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  2. Bhaskaran, Manu. “Is Singapore’s Hub Status at Risk?” Ipscommons.sg, IPS Commons, 16 June 2017, ipscommons.sg/is-singapores-hub-status-at-risk/.
  3. “How the Fourth Industrial Revolution Will Transform Production.” ITU News, 16 Aug. 2018, news.itu.int/fourth-industrial-revolution-production/.
  4. “Interview: Singapore Needs New Mindset to Be an Innovation Hot Spot.” Nikkei Asian Review, 31 Aug. 2017, asia.nikkei.com/Economy/Interview-Singapore-needs-new-mindset-to-be-an-innovation-hot-spot.
  5. “Common Tax Reliefs That Help Reduce the Tax Bills.” Inland Revenue Authority of Singapore.
  6. “Intellectual Property Policy.” Ministry of Law, 13 Sept. 2018.
  7. “Ease of Doing Business Index .” World Bank.
  8. Global Startup Ecosystem Report 2019. Startup Genome, 2019, p. 12.
  9. Bhaskaran, Manu. Personal Interview. 1 Apr. 2020.
  10. “Let’s Kill the Drill Approach in Schools.” The Straits Times, 17 Feb. 2017, www.straitstimes.com/opinion/lets-kill-the-drill-approach-in-schools.
  11. “Opinion: For Singapore Students to Innovate, Old Mindsets Must Be Broken.” Tech in Asia, 30 Dec. 2015, www.techinasia.com/talk/singapore-students-innovate-mindsets-broken.
  12. Assomull, Shelina Ajit. “Fear of Failure Holding Singapore Back: Study.” The Straits Times, November 8, 2017. https://www.straitstimes.com/singapore/fear-of-failure-holding-spore-back-study.
  13. “Bankruptcy Act (Chapter 20).” Singapore Statutes Online.
  14. “Bankruptcy – Overview.” Citizens Advice, Citizens Advice, 29 Sept. 2019, www.citizensadvice.org.uk/debt-and-money/debt-solutions/bankruptcy-2/bankruptcy-explained/bankruptcy-overview/.
  15. International Monetary Fund. Singapore: 2019 Article IV Consultation. 19/233, International Monetary Fund, 15 July 2019.
  16. International Monetary Fund. Hong Kong SAR: 2019 Article IV Consultation. 19/394, International Monetary Fund, 30 Dec. 2019.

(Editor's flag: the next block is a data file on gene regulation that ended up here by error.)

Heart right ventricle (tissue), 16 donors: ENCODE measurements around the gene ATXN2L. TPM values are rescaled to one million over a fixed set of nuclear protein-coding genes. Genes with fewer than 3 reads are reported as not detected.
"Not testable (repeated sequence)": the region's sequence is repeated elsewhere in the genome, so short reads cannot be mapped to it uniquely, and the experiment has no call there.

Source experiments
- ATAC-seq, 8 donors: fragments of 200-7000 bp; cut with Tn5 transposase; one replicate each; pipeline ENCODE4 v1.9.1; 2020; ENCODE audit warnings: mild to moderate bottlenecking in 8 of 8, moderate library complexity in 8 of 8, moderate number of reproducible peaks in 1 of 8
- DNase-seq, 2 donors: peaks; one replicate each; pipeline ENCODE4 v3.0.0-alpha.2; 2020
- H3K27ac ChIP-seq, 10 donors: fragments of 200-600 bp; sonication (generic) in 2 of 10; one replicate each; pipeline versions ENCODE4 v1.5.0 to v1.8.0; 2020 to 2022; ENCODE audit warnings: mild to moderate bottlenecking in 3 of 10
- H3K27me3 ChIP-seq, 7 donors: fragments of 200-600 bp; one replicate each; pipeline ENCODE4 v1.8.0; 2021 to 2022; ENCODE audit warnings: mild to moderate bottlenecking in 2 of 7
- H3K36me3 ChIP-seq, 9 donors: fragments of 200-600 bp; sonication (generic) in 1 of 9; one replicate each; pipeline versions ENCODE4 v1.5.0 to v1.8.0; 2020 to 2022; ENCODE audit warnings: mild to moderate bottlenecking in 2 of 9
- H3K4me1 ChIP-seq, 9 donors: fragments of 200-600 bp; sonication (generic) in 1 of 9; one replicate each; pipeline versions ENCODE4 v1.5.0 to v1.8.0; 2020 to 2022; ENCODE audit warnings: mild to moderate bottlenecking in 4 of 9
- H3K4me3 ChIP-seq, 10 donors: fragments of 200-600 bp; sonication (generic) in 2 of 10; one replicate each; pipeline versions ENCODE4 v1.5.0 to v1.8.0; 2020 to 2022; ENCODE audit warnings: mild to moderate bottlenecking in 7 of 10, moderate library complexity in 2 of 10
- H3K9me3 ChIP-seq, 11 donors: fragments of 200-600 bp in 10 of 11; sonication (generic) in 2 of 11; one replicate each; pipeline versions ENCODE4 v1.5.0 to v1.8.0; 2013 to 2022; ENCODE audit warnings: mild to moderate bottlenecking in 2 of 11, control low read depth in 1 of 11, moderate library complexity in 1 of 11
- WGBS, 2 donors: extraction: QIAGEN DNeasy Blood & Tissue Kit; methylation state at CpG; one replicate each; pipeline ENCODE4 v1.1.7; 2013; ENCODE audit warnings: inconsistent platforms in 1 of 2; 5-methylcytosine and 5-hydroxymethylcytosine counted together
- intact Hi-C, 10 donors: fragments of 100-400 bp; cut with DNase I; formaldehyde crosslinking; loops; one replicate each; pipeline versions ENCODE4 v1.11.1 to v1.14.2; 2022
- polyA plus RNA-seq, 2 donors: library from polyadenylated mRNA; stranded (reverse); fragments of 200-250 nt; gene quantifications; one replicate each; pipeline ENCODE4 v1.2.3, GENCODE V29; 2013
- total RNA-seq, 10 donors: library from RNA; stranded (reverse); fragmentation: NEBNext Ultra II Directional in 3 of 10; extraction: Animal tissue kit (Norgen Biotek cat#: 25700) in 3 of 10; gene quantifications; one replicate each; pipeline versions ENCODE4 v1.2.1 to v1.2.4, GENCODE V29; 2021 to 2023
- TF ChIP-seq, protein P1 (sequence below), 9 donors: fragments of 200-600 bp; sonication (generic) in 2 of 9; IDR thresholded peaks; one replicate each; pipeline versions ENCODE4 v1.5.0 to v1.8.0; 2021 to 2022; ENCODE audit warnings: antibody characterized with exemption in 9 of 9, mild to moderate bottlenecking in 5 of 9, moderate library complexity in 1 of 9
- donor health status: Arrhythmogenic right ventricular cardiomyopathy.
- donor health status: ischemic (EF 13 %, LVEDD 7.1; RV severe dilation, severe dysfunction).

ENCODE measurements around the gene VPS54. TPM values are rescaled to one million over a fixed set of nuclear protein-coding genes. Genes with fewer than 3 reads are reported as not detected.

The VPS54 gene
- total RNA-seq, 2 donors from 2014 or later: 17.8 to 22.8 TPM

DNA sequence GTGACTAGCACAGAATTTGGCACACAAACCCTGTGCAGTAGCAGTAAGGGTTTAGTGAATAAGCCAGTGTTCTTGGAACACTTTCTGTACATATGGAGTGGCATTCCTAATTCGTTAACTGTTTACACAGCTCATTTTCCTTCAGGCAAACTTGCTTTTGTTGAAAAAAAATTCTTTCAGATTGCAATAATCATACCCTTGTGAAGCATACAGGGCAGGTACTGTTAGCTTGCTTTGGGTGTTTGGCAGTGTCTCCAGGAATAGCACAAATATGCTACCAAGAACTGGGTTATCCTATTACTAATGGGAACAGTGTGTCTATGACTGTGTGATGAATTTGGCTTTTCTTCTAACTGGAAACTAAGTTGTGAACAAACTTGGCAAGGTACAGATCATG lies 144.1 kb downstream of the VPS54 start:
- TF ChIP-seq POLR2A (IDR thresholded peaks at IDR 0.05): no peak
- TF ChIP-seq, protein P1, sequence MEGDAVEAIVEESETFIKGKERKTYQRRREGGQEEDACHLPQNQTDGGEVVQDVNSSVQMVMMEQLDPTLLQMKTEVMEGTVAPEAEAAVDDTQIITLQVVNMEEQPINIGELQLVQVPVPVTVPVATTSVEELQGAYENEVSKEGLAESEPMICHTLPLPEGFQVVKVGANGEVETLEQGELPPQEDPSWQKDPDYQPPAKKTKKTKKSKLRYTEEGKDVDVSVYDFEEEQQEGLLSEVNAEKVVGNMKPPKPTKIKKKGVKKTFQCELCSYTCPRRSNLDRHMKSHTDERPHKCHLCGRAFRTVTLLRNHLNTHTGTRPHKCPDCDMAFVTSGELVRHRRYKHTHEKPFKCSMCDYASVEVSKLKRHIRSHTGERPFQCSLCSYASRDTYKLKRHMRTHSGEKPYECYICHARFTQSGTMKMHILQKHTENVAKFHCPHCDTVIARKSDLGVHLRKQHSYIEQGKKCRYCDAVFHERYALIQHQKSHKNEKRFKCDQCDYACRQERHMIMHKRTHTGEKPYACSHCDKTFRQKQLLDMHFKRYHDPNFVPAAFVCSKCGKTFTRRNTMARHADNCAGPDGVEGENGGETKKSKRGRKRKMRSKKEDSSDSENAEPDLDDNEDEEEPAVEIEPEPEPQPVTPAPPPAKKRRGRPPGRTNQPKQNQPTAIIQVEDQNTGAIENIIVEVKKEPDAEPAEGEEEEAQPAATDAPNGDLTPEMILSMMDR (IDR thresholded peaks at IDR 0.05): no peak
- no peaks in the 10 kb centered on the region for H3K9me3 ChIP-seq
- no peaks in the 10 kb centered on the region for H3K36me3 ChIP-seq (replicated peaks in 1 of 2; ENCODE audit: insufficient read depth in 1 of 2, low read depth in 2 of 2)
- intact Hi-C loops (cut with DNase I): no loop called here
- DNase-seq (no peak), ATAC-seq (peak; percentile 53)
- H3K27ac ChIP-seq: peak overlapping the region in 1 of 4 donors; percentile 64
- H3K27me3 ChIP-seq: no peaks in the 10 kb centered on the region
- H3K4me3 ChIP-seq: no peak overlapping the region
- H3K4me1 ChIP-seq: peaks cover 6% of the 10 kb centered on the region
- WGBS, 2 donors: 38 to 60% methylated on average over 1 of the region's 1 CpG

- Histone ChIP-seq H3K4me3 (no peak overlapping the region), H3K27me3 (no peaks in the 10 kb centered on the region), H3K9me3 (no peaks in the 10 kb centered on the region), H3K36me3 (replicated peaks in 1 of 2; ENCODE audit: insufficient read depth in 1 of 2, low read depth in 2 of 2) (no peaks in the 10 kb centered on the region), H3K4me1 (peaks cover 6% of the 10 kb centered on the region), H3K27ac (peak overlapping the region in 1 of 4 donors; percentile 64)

17. Ashraf, Mohammad. Formal and Informal Social Safety Nets: Growth and Development in the Modern Economy. Springer, 2014.
  18. Lai, Linette. ‘Budget Debate: Singapore’s Fiscal Discipline and Prudence Has Paid off, Say MPs’. Straits Times, 26 Feb. 2020.
  19. Weng, Ho Kong. “Social Mobility in Singapore.” Management of Success: Singapore Revisited, edited by Terence Chong, ISEAS–Yusof Ishak Institute, 2010, pp. 217–241.
  20. Tan, Ern Ser. ‘Social Mobility in Singapore’. 50 Years of Social Issues in Singapore, World Scientific, 2015, pp. 119–32.
  21. Tan, Ern Ser. Personal Interview. 17 Mar. 2020.
  22. Ng, Jun Sen. ‘Training of Workers Changes along with Tech Revolution’. The Straits Times, 18 Oct. 2018.
  23. Institute of Mental Health. Latest Nationwide Study Shows 1 in 7 People in Singapore Has Experienced a Mental Disorder in Their Lifetime. 11 Dec. 2018.
  24. World Economic Forum. A Global Standard for Lifelong Learning and Worker Engagement to Support Advanced Manufacturing. White Paper, World Economic Forum, Oct. 2019.
  25. SkillSoft (Firm). Mind the Gap: Upskilling Asia Pacific Employees for the Digital Workplace. SkillSoft, Nashua, New Hampshire, 2019.
  26. European Union. Promoting Adult Learning in the Workplace. European Union, 2018.
  27. Abdullah, Zhaki. ‘PSLE Changes Part of Education Reform, Says Ong Ye Kung’. Straits Times, 29 July 2019.
  28. Ministry of Finance Singapore. Section III: How Do Singaporeans Benefit from Our Reserves?
  29. “To Justify GST Hike, Emphasise Universal Benefits.” Straits Times, 2018, https://www.straitstimes.com/opinion/to-justify-gst-hike-emphasise-universal-benefits.
  30. Ho, Grace. ‘S’pore’s Deep Reserves Allow It to Respond Quickly to Outbreak: Heng’. Straits Times, 18 Feb. 2020.
  31. Ng, Jing Yng, and Bhavan Jaipragas. ‘Singapore’s Giant Reserves: A Taxing Question for Its next Prime Minister, Heng Swee Keat’. South China Morning Post, 16 Feb. 2019.
  32. Bhaskaran, Manu, Ho, Seng Chee, Low, Donald, Tan, Kim Song, Vadaketh, Sudhir, and Yeoh, Lam Keong. “Inequality and the need for a new social compact.” Singapore Perspectives 2012: Singapore Inclusive: Bridging Divides (2012).

Image Credit: Shubhankar Sharma/Unsplash

(Economic Development) What is Industry 4.0 and what does it mean for Singapore?

What exactly is Industry 4.0 and what implications might it hold for Singapore’s economic development and inequality?

Check out the primer infographics below to get up to speed, before the full op-ed exploring the role of policy, both in contributing to and solving the issues, goes online later this week!

Image Credit: Singapore Economic Development Board